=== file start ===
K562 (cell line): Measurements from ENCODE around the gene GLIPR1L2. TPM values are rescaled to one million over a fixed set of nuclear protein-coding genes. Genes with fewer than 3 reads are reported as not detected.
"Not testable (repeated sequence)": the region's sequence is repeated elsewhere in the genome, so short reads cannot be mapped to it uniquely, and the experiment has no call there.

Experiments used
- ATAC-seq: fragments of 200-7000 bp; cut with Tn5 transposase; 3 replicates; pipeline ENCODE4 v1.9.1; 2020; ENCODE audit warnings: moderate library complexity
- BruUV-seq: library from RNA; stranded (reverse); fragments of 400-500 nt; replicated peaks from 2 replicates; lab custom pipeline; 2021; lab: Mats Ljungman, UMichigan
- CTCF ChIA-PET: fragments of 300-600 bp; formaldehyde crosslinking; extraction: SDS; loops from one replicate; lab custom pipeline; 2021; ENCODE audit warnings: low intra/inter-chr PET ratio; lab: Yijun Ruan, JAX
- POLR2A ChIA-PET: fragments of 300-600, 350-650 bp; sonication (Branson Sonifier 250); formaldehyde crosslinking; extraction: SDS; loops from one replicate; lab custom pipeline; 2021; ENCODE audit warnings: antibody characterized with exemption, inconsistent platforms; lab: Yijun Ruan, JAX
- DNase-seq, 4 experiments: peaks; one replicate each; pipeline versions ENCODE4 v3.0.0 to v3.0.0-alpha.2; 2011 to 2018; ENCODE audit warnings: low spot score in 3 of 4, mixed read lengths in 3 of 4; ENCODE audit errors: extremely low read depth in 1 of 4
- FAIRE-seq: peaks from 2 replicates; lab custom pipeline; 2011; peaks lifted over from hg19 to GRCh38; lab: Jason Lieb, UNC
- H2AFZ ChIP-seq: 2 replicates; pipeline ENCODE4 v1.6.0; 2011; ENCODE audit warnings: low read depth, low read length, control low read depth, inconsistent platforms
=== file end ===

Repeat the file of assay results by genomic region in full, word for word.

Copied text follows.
K562 (cell line): Measurements from ENCODE around the gene GLIPR1L2. TPM values are rescaled to one million over a fixed set of nuclear protein-coding genes. Genes with fewer than 3 reads are reported as not detected.
"Not testable (repeated sequence)": the region's sequence is repeated elsewhere in the genome, so short reads cannot be mapped to it uniquely, and the experiment has no call there.

Experiments used
- ATAC-seq: fragments of 200-7000 bp; cut with Tn5 transposase; 3 replicates; pipeline ENCODE4 v1.9.1; 2020; ENCODE audit warnings: moderate library complexity
- BruUV-seq: library from RNA; stranded (reverse); fragments of 400-500 nt; replicated peaks from 2 replicates; lab custom pipeline; 2021; lab: Mats Ljungman, UMichigan
- CTCF ChIA-PET: fragments of 300-600 bp; formaldehyde crosslinking; extraction: SDS; loops from one replicate; lab custom pipeline; 2021; ENCODE audit warnings: low intra/inter-chr PET ratio; lab: Yijun Ruan, JAX
- POLR2A ChIA-PET: fragments of 300-600, 350-650 bp; sonication (Branson Sonifier 250); formaldehyde crosslinking; extraction: SDS; loops from one replicate; lab custom pipeline; 2021; ENCODE audit warnings: antibody characterized with exemption, inconsistent platforms; lab: Yijun Ruan, JAX
- DNase-seq, 4 experiments: peaks; one replicate each; pipeline versions ENCODE4 v3.0.0 to v3.0.0-alpha.2; 2011 to 2018; ENCODE audit warnings: low spot score in 3 of 4, mixed read lengths in 3 of 4; ENCODE audit errors: extremely low read depth in 1 of 4
- FAIRE-seq: peaks from 2 replicates; lab custom pipeline; 2011; peaks lifted over from hg19 to GRCh38; lab: Jason Lieb, UNC
- H2AFZ ChIP-seq: 2 replicates; pipeline ENCODE4 v1.6.0; 2011; ENCODE audit warnings: low read depth, low read length, control low read depth, inconsistent platforms